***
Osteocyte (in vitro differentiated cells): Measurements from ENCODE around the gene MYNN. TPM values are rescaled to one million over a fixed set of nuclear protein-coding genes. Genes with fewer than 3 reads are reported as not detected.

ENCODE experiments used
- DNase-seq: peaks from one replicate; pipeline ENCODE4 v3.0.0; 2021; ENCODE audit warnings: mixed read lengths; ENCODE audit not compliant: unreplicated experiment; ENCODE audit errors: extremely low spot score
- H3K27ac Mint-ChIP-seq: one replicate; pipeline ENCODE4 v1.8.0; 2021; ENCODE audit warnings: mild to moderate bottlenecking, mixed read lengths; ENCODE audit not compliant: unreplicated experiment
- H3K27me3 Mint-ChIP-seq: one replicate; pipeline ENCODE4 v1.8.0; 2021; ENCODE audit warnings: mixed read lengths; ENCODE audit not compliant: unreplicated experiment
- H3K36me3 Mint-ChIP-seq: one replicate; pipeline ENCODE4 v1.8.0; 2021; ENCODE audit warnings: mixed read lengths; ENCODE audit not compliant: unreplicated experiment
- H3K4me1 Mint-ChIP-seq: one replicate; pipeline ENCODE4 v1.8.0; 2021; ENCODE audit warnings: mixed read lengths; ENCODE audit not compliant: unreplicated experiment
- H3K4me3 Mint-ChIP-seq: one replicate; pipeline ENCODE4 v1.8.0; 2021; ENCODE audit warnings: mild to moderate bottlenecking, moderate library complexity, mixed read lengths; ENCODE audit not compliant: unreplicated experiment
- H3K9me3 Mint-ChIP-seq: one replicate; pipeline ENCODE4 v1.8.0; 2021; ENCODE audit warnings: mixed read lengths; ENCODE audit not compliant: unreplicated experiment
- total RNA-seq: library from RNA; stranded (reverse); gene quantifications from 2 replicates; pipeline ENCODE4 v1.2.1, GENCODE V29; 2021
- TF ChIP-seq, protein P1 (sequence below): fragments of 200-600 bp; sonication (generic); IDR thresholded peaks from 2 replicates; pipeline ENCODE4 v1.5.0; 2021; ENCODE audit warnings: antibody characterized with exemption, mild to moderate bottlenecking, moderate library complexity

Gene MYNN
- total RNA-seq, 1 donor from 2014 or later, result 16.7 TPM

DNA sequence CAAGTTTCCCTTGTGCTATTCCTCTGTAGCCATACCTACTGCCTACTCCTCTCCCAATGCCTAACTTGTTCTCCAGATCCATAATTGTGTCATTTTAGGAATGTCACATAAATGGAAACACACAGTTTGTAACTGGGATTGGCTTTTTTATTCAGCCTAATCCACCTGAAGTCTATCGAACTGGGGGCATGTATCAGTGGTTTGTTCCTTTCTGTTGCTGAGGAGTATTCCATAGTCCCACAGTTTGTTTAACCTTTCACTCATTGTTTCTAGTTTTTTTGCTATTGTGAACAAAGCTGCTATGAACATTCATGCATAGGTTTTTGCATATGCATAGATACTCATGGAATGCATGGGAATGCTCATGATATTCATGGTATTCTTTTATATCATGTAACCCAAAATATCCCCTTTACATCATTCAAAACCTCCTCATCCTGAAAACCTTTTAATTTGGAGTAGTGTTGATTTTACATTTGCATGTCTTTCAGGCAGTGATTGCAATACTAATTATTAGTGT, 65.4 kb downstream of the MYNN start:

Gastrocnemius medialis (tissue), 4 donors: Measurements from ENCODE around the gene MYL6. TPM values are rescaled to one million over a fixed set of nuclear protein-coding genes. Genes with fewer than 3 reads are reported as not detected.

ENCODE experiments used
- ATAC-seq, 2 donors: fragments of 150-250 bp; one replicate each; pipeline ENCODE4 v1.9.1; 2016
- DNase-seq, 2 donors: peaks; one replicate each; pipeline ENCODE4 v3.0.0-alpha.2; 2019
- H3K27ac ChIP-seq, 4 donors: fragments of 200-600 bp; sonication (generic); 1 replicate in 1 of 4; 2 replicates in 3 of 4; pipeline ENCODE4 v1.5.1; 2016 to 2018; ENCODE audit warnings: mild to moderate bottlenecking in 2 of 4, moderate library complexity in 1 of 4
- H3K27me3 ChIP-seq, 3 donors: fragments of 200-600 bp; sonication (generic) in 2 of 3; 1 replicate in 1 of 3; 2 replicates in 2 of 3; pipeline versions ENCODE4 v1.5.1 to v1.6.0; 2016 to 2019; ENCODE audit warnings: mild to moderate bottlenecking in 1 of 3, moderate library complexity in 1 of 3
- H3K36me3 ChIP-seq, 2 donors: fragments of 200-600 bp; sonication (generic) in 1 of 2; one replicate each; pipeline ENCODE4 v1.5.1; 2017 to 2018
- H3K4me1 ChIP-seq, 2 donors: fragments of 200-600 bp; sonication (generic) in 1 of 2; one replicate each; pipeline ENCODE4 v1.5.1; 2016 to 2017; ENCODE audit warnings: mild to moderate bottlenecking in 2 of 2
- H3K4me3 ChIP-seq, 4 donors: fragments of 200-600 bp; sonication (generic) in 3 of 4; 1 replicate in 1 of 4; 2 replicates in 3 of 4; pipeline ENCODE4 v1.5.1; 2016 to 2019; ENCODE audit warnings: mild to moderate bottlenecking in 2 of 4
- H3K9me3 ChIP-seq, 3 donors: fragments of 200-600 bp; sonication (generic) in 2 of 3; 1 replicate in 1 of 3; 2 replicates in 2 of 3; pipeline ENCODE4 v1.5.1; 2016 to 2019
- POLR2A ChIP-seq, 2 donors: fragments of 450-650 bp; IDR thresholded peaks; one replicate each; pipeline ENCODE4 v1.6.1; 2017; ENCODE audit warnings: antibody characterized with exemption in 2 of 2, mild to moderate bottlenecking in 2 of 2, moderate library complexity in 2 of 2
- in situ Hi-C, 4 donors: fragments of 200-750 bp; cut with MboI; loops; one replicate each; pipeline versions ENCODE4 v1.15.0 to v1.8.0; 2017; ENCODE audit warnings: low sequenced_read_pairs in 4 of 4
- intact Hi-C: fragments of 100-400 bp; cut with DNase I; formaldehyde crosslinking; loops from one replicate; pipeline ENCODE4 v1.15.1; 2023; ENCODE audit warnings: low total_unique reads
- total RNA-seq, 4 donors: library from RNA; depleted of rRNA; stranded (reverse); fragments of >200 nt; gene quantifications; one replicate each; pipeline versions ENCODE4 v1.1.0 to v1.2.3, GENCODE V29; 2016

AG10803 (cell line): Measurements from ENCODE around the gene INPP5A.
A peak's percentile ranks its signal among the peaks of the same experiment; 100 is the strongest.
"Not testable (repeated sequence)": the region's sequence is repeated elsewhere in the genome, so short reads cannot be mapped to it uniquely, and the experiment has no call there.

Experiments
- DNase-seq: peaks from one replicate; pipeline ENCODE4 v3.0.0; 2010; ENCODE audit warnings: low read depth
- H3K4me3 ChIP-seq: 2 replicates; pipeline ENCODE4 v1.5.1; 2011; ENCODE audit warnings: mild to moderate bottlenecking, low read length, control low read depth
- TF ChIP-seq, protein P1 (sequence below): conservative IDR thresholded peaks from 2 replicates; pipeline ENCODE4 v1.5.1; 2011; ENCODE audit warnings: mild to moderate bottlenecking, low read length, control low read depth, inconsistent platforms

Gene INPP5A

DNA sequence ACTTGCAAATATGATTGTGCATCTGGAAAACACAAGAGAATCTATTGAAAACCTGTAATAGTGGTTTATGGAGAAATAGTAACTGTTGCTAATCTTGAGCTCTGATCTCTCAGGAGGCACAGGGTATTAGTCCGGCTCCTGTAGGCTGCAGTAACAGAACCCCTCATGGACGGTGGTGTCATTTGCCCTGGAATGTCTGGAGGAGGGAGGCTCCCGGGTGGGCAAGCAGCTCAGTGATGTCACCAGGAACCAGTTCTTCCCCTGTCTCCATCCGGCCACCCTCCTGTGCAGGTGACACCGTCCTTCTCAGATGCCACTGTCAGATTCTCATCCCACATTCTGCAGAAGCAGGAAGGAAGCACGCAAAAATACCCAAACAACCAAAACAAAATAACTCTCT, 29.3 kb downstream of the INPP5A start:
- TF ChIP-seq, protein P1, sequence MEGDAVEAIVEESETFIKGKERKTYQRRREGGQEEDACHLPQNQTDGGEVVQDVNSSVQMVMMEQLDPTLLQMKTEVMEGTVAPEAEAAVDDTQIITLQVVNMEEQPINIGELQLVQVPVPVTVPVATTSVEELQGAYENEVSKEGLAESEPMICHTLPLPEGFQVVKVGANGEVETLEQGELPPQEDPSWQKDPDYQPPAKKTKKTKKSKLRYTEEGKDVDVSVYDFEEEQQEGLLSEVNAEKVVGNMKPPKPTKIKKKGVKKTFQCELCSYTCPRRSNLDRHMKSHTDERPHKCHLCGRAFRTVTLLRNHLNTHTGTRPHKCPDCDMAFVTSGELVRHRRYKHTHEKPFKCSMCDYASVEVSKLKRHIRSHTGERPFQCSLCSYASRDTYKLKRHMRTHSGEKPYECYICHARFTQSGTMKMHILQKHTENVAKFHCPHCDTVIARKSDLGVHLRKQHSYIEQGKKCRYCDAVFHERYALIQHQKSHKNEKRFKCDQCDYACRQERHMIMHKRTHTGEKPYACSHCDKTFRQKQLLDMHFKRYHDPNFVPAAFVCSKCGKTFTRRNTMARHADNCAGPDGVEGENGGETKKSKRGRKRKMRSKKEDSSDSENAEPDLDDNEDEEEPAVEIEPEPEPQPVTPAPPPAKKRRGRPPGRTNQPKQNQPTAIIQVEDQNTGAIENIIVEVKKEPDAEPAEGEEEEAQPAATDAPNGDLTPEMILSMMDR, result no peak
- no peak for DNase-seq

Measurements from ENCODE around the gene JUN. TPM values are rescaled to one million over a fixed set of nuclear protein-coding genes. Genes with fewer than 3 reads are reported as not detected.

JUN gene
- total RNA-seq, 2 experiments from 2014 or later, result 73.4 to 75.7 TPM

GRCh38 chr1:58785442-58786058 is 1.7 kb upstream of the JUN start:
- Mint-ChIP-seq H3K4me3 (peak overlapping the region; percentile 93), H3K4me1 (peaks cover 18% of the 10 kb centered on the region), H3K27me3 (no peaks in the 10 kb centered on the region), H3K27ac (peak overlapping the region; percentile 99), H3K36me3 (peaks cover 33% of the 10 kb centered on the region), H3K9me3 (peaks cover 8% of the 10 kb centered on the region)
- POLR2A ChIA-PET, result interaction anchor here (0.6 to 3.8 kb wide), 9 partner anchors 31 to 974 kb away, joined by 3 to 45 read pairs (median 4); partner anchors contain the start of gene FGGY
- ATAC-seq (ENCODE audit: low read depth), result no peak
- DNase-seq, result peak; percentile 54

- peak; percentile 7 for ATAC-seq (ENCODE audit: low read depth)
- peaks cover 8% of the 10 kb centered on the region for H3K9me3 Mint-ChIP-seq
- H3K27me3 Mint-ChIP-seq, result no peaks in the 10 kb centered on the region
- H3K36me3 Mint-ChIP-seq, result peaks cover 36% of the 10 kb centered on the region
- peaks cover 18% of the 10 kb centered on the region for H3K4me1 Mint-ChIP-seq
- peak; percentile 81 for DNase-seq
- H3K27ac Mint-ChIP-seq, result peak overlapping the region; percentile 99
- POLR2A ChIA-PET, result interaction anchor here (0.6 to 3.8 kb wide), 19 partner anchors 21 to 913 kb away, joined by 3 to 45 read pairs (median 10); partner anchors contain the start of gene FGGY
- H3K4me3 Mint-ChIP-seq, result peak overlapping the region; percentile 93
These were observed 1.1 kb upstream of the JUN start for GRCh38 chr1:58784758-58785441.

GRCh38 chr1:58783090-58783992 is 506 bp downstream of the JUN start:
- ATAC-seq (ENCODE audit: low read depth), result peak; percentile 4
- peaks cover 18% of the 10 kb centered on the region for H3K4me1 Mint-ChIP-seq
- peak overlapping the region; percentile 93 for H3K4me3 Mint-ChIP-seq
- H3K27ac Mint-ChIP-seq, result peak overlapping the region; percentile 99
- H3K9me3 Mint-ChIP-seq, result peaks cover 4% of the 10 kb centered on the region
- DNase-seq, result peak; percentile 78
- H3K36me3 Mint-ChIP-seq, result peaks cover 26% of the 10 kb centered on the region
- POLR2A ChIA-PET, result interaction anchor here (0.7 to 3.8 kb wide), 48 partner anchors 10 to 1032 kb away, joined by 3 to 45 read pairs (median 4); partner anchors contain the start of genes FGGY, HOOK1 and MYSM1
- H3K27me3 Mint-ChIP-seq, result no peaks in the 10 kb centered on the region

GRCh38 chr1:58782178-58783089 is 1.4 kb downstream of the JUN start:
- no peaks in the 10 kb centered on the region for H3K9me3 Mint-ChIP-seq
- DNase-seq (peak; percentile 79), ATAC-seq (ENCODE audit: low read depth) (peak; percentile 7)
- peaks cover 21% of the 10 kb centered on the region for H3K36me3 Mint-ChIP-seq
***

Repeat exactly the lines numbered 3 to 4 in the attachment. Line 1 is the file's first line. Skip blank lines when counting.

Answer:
- DNase-seq: peaks from one replicate; pipeline ENCODE4 v3.0.0; 2021; ENCODE audit warnings: mixed read lengths; ENCODE audit not compliant: unreplicated experiment; ENCODE audit errors: extremely low spot score
- H3K27ac Mint-ChIP-seq: one replicate; pipeline ENCODE4 v1.8.0; 2021; ENCODE audit warnings: mild to moderate bottlenecking, mixed read lengths; ENCODE audit not compliant: unreplicated experiment